LA City Council to Consider Suspending Mark Ridley-Thomas From Office

By City News Service
City News Service
City News Service
October 19, 2021 Updated: October 19, 2021

LOS ANGELES—On the day Los Angeles City Councilman Mark Ridley-Thomas is scheduled to be arraigned on federal bribery and conspiracy charges, his council colleagues will vote Oct. 20 on whether to immediately suspend him from office.

The motion to suspend Ridley-Thomas, 66, was introduced by Council President Nury Martinez and seconded by Councilman Mitch O’Farrell, the council president pro tem. The vote is scheduled as a special meeting at 11:15 a.m. Wednesday, amid the council’s regular 10 a.m. meeting.

“The trial on the indictment has yet to take place and a person is presumed innocent until proven guilty; however, a council member who has been charged with public corruption cannot continue to exercise the powers of city office and preserve public trust,” the motion states.

The Los Angeles County Board of Supervisors voted unanimously Oct. 19 to hire outside counsel to conduct a potentially wide-ranging investigation of the county contracting processes, prompted by a federal indictment of former Ridley-Thomas, a former supervisor.

Supervisors Hilda Solis and Kathryn Barger co-authored a motion calling for an investigation into the contracts relevant to the indictment, including a review of existing county policies and processes by a forensic auditor.

“The motion is about restoring trust,” Solis said. “Transparency and accountability are values that should never be compromised.”

Ridley-Thomas told his city council colleagues on Monday that he will “immediately step back” from participating in council and committee meetings, but he intends to remain in office and resume participating “at the earliest appropriate time.”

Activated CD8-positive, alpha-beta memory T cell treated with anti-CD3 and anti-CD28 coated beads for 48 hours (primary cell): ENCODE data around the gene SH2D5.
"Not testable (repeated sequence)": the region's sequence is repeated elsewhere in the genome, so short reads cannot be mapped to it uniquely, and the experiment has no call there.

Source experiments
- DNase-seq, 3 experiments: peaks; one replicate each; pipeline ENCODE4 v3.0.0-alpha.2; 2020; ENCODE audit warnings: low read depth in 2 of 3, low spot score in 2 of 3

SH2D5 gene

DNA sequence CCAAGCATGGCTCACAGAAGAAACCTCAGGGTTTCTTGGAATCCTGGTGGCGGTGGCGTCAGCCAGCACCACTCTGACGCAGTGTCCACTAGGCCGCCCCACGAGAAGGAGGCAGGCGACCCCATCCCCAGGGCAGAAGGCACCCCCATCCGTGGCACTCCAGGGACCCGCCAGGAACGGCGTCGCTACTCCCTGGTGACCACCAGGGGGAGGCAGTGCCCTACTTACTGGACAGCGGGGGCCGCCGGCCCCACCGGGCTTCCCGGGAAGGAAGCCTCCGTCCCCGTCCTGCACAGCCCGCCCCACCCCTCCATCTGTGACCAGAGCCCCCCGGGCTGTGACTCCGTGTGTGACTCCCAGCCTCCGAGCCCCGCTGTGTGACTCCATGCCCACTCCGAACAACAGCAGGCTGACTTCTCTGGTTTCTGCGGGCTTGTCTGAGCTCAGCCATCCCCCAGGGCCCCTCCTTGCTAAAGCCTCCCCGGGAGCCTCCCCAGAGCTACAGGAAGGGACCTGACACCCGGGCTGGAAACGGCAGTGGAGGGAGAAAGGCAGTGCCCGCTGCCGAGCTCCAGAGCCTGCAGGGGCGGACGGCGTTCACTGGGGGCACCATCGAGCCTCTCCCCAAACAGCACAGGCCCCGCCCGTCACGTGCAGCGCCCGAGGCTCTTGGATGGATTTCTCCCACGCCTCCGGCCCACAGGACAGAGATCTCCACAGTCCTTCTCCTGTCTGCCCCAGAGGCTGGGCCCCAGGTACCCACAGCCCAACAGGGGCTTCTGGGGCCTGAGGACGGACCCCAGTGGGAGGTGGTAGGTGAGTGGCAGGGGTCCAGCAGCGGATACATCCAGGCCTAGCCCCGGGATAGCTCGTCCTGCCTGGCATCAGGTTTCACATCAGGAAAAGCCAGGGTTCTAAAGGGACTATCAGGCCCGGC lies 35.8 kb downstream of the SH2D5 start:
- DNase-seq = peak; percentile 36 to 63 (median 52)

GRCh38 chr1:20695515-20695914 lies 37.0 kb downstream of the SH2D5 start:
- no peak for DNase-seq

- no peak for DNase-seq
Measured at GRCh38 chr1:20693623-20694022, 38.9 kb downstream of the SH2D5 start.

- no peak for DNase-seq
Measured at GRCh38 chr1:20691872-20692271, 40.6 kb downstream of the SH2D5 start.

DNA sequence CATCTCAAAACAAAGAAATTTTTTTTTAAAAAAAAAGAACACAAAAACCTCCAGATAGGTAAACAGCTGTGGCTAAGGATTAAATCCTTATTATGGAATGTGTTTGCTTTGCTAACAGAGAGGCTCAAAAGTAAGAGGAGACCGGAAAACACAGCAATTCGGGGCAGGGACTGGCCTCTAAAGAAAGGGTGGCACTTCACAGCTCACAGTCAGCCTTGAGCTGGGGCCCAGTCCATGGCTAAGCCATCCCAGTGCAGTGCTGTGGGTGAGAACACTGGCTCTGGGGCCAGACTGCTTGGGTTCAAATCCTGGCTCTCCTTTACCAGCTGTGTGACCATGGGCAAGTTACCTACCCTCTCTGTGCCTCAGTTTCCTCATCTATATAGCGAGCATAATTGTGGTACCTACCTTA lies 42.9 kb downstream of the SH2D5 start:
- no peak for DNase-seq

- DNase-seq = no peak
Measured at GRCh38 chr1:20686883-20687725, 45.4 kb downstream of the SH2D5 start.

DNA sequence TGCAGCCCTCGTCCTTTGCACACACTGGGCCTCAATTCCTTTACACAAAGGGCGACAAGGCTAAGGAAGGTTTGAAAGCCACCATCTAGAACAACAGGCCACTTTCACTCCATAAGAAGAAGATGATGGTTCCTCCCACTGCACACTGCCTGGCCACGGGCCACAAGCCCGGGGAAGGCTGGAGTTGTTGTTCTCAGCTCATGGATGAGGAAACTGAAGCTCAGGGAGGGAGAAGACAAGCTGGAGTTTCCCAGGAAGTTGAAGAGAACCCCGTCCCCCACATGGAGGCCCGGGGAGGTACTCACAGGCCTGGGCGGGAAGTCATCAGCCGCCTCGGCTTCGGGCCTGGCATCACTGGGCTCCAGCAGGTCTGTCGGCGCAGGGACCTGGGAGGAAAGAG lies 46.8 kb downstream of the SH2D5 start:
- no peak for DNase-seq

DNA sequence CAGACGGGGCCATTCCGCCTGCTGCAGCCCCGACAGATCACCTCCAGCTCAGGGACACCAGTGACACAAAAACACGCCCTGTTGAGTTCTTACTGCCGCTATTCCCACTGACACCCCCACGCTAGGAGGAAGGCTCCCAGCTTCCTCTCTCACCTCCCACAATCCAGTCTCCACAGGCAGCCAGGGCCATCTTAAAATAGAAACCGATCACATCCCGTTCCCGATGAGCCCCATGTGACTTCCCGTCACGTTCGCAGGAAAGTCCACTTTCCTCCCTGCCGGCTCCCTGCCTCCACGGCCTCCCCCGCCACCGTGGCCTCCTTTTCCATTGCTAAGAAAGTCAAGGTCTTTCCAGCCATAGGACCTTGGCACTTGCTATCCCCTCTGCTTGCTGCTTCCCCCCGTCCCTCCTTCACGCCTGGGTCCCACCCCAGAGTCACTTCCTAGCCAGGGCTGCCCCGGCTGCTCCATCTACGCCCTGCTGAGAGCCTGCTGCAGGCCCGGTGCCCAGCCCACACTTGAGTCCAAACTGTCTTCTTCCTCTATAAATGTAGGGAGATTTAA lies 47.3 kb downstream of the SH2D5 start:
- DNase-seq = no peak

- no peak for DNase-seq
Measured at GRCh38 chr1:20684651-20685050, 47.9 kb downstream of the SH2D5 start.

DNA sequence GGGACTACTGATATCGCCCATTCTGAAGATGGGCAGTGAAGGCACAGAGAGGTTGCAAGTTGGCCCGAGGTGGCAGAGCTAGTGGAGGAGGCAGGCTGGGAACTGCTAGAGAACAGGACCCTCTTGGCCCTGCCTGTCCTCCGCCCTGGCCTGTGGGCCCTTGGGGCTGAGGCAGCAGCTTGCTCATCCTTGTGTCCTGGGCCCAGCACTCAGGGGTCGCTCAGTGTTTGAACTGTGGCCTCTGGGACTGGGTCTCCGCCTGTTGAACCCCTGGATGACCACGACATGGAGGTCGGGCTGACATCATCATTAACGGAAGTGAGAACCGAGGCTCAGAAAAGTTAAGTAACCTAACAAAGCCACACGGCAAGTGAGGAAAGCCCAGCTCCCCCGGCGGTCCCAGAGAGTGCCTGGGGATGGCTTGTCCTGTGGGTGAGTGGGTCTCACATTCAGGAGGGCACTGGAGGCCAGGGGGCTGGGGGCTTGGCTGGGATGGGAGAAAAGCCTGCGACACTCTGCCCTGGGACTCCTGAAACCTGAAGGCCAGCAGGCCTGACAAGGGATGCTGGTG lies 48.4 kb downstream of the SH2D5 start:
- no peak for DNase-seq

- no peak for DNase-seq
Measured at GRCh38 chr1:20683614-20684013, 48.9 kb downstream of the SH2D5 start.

“I fully appreciate the importance of the council being able to conduct its business with minimal distractions. With that in mind, and with deep respect for each of you, I write to let you know of my intention to immediately step back from participating in both full council and committee
meetings,” Ridley-Thomas wrote in a letter to other council members.

In a statement Friday, Ridley-Thomas said he has “no intention of resigning” his seat and is focused on fighting the charges, which do not relate to his service on the city council, but during his previous work on the county Board of Supervisors.

“Going forward, I intend to do two things: disprove the allegations leveled at me and continue the work I was elected to do—most importantly, addressing the homeless and housing crisis,” he said.

The 20-count indictment filed in Los Angeles federal court on Wednesday alleges that then-Supervisor Ridley-Thomas conspired with Marilyn Louise Flynn, 83, former dean of University of Southern California’s School of Social Work, who prosecutors claim agreed to provide Ridley-Thomas’s son with graduate school admission, a full-tuition scholarship and a paid professorship at the university.

She also allegedly arranged to funnel a $100,000 donation from Ridley-Thomas’s campaign funds through the university to a nonprofit to be operated by his son.

In exchange, the indictment alleges, Ridley-Thomas supported county contracts involving the School of Social Work, including contracts to provide services to the county Department of Children and Family Services and Probation Department, as well as an amendment to a contract with the Department of Mental Health that would bring the school millions of dollars in new revenue.

Ridley-Thomas is scheduled to be arraigned Wednesday afternoon via Zoom. Flynn’s arraignment was set for Oct. 25.